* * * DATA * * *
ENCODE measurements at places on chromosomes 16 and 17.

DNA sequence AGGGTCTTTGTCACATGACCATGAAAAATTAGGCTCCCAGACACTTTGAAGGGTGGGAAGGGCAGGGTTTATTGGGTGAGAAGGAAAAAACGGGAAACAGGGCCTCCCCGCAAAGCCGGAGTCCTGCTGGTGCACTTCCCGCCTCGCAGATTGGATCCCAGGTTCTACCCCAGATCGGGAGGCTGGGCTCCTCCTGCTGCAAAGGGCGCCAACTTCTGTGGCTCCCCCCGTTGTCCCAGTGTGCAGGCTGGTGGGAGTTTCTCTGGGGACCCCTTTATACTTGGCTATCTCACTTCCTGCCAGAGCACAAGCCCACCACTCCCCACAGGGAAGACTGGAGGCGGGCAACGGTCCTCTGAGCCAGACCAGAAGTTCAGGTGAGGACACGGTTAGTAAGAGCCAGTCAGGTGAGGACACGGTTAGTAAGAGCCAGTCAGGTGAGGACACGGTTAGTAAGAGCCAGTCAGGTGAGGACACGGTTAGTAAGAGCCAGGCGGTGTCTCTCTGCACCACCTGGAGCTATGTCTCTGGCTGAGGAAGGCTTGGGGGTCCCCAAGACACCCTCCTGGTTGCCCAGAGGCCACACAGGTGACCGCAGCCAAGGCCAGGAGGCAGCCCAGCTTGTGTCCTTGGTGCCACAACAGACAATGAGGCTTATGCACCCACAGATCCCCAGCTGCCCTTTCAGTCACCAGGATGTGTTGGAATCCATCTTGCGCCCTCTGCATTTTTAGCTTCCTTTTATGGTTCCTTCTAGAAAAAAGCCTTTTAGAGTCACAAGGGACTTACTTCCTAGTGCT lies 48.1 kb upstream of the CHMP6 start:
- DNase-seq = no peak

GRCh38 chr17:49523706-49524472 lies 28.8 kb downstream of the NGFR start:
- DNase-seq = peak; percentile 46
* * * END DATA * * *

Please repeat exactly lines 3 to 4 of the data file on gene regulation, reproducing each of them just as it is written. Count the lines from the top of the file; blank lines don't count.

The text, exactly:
- DNase-seq = no peak

GRCh38 chr17:49523706-49524472 lies 28.8 kb downstream of the NGFR start: